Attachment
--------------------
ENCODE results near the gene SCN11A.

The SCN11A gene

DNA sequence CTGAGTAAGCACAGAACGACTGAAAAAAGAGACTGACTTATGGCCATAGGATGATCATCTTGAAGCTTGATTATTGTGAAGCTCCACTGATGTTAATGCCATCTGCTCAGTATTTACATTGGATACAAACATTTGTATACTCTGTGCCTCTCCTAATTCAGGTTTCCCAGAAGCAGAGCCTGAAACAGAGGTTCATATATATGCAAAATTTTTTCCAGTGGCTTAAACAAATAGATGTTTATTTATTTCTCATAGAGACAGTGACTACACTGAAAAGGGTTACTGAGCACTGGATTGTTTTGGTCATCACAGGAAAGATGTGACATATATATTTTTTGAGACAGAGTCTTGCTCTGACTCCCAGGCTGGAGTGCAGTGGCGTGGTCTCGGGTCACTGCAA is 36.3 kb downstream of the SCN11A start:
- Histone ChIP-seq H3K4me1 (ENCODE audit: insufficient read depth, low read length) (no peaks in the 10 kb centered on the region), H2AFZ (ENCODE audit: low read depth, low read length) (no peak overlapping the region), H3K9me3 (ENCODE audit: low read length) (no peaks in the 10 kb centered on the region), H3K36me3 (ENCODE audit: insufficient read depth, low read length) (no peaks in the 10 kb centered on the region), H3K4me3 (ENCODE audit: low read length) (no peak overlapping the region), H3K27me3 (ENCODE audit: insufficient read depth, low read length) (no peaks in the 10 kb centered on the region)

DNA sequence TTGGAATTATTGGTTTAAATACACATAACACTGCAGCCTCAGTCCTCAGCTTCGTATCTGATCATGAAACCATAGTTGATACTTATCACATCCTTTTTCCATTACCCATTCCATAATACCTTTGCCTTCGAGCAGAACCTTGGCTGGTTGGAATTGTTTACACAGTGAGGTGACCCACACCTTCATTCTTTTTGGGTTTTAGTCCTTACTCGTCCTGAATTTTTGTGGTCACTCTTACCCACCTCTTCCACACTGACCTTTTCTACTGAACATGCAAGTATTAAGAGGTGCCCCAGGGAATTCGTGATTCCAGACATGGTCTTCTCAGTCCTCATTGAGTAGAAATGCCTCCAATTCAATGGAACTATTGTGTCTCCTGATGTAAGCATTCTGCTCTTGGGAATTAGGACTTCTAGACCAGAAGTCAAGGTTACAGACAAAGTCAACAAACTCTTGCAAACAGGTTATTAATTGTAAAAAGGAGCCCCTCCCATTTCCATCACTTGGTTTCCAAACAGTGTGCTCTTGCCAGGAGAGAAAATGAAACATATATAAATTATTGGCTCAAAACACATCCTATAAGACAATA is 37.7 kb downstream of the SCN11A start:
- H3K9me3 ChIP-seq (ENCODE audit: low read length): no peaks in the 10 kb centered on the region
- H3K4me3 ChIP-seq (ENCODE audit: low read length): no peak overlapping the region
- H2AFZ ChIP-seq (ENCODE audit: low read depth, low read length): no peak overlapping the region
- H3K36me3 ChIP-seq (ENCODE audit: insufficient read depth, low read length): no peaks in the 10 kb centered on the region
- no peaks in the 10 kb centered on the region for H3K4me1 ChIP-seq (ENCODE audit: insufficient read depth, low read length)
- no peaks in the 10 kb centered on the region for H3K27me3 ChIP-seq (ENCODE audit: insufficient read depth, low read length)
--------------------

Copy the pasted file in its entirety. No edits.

ENCODE results near the gene SCN11A.

The SCN11A gene

DNA sequence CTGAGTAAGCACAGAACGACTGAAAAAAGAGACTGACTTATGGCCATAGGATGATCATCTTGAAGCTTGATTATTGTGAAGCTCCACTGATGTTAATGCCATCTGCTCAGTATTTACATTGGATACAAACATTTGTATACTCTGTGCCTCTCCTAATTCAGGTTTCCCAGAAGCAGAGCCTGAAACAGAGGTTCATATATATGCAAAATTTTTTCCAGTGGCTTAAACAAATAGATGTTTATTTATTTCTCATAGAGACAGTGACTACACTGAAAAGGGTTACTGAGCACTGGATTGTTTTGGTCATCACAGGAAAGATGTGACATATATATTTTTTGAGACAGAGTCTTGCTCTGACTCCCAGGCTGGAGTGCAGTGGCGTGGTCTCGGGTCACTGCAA is 36.3 kb downstream of the SCN11A start:
- Histone ChIP-seq H3K4me1 (ENCODE audit: insufficient read depth, low read length) (no peaks in the 10 kb centered on the region), H2AFZ (ENCODE audit: low read depth, low read length) (no peak overlapping the region), H3K9me3 (ENCODE audit: low read length) (no peaks in the 10 kb centered on the region), H3K36me3 (ENCODE audit: insufficient read depth, low read length) (no peaks in the 10 kb centered on the region), H3K4me3 (ENCODE audit: low read length) (no peak overlapping the region), H3K27me3 (ENCODE audit: insufficient read depth, low read length) (no peaks in the 10 kb centered on the region)

DNA sequence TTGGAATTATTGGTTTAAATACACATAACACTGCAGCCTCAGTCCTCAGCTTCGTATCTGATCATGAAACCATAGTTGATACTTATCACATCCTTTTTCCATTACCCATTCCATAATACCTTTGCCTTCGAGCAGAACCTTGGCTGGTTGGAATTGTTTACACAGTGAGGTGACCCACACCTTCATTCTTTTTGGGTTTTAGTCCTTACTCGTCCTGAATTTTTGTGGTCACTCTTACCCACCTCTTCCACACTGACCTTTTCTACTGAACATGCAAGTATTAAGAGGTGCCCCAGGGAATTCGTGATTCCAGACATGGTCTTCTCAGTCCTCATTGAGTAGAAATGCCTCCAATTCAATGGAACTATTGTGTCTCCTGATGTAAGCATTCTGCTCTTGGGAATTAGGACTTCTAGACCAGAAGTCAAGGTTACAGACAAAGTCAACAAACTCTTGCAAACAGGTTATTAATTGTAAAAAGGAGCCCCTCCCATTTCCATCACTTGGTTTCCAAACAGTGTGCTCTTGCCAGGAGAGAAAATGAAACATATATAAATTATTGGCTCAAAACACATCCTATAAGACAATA is 37.7 kb downstream of the SCN11A start:
- H3K9me3 ChIP-seq (ENCODE audit: low read length): no peaks in the 10 kb centered on the region
- H3K4me3 ChIP-seq (ENCODE audit: low read length): no peak overlapping the region
- H2AFZ ChIP-seq (ENCODE audit: low read depth, low read length): no peak overlapping the region
- H3K36me3 ChIP-seq (ENCODE audit: insufficient read depth, low read length): no peaks in the 10 kb centered on the region
- no peaks in the 10 kb centered on the region for H3K4me1 ChIP-seq (ENCODE audit: insufficient read depth, low read length)
- no peaks in the 10 kb centered on the region for H3K27me3 ChIP-seq (ENCODE audit: insufficient read depth, low read length)